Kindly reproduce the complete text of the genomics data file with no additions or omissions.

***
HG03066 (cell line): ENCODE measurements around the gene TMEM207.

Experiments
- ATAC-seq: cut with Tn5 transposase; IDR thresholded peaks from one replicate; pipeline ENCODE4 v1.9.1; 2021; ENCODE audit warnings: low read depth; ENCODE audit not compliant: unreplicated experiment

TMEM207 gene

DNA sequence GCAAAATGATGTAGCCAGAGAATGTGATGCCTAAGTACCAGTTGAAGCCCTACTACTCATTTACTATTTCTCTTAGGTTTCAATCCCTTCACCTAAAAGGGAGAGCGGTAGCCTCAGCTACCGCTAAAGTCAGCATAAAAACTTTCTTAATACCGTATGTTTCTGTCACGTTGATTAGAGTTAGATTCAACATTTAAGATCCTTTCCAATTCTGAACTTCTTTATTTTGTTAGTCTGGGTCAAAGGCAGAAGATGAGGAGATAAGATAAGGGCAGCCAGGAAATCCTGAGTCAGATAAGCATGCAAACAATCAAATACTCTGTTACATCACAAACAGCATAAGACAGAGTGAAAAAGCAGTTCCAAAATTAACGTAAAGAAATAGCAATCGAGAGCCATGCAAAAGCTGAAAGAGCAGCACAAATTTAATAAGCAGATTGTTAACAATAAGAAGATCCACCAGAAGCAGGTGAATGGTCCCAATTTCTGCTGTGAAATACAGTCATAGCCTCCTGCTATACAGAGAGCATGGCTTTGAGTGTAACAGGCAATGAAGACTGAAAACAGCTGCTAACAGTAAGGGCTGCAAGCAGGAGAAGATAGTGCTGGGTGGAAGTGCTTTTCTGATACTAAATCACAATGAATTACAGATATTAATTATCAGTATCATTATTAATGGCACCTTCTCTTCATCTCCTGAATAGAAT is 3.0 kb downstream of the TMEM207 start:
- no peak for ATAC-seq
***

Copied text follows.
HG03066 (cell line): ENCODE measurements around the gene TMEM207.

Experiments
- ATAC-seq: cut with Tn5 transposase; IDR thresholded peaks from one replicate; pipeline ENCODE4 v1.9.1; 2021; ENCODE audit warnings: low read depth; ENCODE audit not compliant: unreplicated experiment

TMEM207 gene

DNA sequence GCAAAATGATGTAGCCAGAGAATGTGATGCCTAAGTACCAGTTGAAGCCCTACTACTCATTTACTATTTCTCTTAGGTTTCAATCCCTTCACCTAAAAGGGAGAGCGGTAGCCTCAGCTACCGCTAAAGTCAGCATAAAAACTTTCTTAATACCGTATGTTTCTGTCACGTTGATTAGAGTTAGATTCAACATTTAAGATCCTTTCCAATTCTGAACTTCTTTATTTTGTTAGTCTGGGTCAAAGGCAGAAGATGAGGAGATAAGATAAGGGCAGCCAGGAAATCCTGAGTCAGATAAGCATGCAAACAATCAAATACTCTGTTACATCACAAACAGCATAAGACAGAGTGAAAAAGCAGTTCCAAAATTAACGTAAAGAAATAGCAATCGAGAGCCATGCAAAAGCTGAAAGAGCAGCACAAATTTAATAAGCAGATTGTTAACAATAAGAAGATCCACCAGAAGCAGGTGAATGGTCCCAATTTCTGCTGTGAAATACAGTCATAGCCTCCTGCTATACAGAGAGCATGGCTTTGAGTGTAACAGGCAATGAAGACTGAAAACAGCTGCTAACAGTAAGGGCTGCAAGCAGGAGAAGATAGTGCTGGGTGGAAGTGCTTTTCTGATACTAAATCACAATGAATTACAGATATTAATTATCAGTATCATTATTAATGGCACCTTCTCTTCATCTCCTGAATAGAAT is 3.0 kb downstream of the TMEM207 start:
- no peak for ATAC-seq